Today, we ask what happens when a machine grows
old. The University of Houston's College of
Engineering presents this series about the machines
that make our civilization run, and the people
whose ingenuity created them.
We've built so much in the
last century. Bridges, dams, office buildings,
power plants, automobiles, computers. How do we go
about decommissioning all that stuff? We've become
pretty good at reclaiming material from old
bridges, buildings, and cars.
But computers, which grow obsolete in a few years,
pose disposal problems we've barely considered. We
think we know how to decommission nuclear plants,
but we don't have much experience doing it yet. The
first hydroelectric dams are just growing old. They
pose terrible dangers. Then there are offshore oil
Some 3800 platforms now line the Gulf of Mexico --
6500 world-wide. Only a fraction sit in less than
30 feet of water. Some are in water over a
half-mile deep. One in four is over 25 years old.
Most production equipment sits on the deck of an
underwater tower until the oil below is gone. Then
what becomes of that huge structure?
A few platforms could possibly be used by marine
scientists. Several have been toppled onto the
ocean floor where they continue to shelter marine
life -- growing coral and forming artificial reefs.
That, by the way, is what became of a huge part of
the Japanese Navy, long after it was sunk in Truk
Lagoon during WW-II.
But most towers have to be cut loose, turned on
their side, and floated off to land for recycling.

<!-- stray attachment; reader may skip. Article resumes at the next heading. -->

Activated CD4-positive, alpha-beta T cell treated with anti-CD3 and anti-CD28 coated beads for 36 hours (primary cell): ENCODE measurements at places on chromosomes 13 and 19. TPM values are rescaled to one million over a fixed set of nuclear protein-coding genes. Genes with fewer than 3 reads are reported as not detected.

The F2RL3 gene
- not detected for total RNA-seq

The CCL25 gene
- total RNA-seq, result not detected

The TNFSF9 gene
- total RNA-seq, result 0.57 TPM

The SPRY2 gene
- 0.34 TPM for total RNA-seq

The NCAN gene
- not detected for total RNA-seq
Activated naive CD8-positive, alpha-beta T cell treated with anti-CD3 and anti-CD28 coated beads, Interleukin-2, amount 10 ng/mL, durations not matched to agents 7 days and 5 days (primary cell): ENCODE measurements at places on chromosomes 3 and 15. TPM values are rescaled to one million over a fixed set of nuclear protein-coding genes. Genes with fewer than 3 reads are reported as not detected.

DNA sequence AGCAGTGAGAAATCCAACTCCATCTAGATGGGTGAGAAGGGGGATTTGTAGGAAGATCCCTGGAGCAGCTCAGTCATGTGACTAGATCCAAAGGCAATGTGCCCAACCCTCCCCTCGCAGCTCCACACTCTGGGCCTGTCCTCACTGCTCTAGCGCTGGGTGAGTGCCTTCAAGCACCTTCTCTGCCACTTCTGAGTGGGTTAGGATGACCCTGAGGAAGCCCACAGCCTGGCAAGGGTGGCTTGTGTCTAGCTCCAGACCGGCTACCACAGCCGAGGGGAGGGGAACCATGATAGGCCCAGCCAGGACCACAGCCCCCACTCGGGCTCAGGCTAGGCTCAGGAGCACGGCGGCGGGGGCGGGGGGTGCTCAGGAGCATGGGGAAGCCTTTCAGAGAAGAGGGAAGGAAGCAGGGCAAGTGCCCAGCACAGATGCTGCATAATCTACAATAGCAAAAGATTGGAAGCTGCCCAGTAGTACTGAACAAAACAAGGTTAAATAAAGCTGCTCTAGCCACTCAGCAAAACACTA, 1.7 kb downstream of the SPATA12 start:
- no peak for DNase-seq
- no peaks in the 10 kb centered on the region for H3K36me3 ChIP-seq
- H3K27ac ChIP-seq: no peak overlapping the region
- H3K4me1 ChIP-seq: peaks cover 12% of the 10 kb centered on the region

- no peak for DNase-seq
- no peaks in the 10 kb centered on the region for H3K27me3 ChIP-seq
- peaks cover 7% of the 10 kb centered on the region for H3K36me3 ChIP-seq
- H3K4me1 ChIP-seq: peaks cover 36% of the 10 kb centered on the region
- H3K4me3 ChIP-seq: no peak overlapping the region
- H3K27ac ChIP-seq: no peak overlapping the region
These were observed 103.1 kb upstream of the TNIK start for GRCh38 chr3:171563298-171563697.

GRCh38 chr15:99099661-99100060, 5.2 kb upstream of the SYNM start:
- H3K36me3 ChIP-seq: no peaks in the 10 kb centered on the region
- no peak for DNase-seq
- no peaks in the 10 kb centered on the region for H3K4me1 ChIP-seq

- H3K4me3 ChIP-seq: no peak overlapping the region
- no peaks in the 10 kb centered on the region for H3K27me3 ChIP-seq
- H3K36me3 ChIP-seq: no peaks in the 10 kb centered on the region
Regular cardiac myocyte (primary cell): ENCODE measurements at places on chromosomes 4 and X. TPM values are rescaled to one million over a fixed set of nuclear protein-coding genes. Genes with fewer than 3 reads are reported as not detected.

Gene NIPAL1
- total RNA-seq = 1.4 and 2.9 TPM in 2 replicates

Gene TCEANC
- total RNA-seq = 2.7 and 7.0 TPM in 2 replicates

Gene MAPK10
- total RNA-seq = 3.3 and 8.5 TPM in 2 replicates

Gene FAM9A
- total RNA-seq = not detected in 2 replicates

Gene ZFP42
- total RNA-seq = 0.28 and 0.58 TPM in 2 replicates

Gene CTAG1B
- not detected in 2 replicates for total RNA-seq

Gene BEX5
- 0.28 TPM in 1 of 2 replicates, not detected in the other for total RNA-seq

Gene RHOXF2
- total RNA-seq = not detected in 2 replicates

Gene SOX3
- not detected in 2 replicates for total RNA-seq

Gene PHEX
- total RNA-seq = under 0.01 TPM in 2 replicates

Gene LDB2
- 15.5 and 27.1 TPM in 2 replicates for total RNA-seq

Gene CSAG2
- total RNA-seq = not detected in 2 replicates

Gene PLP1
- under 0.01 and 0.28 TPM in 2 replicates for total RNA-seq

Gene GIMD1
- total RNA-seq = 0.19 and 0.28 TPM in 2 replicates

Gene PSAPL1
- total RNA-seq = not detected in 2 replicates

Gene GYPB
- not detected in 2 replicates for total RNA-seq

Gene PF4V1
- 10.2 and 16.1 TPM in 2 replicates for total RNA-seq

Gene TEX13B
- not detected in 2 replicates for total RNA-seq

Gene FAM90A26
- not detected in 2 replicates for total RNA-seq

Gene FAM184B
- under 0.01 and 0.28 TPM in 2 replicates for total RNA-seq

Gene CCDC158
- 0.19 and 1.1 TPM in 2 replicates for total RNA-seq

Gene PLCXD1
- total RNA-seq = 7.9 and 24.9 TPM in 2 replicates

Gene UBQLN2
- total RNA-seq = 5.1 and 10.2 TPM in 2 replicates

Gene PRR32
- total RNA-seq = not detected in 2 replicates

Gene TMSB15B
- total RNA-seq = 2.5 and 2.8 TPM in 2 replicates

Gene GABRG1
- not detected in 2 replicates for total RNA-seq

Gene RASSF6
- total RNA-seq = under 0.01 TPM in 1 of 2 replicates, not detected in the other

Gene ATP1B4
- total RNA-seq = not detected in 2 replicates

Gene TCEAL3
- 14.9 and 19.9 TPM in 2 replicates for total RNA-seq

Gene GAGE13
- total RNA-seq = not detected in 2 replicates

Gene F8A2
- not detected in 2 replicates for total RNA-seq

It's in that removal process that trouble arises. A
neutral panel of experts recently convened to
improve the federal regulation of those removals.
The worst problem is cutting the tower away from
the ocean floor. The cuts must be made well below
the mudline -- below water -- so currents that
scour the bottom won't expose the stumps.
Protruding steel can threaten fishing -- especially
The policy has been to cut the legs off 15 feet
below the mudline. That can be done by a diver
inside the legs of the tower, or by digging a great
pit around the footings -- then cutting the legs
off from outside. The cleanest way to sever the
metal is with oxyarc cutting torches. But that's
also the most dangerous. Divers have died from
oxygen explosions and they work in fear of shifting
It's far safer to lower explosive charges down the
hollow legs and fire them from above. It's safer,
but it's also far messier. On the wrong day,
thousands of fish might be killed by the blast --
the very fish that make their habitat in the tower
So engineers, out of the political limelight, work
to save people and fish alike. They ask how far
into the mud should we really cut the legs? Can we
shape explosive charges so they won't send killing
shock waves through the water? What's possible?
It's one more problem spawned by our ravenous
appetite for goods and energy. It'll be followed by
some new problem. All the while we wonder if we'll
ever learn to consider the death of a machine -- as
well as its life -- when we first design it.
I'm John Lienhard, at the University of Houston,
where we're interested in the way inventive minds
The Committee on Techniques for Removing Fixed
Offshore Structures and the Marine Board Commission
on Engineering and Technical Systems, National
Research Council, An Assessment of Techniques
for Removing Offshore Structures. Washington,
DC: National Academy Press, 1996.
I am grateful to Alan Powell, UH Mechanical
Engineering Department, for suggesting this episode
and providing the National Research Council report
along with other materials. I am also grateful to
him and to Era N. Ford, Twachtman Snyder &
Thornton, Inc. Consultants, for their critical help
with this episode. Ms. Ford also notes that Allan
G. Pulsipher, Center for Energy Studies, LSU, is a
primary expert on this problem.
For more on offshore oil, see Episode 1394.
From the cited NRC
The Engines of Our Ingenuity is
Copyright © 1988-1997 by John H.
Offshore rigs photographed from Galveston with
600 mm lens. The left-hand one is in place. The
right-hand one is being moved.
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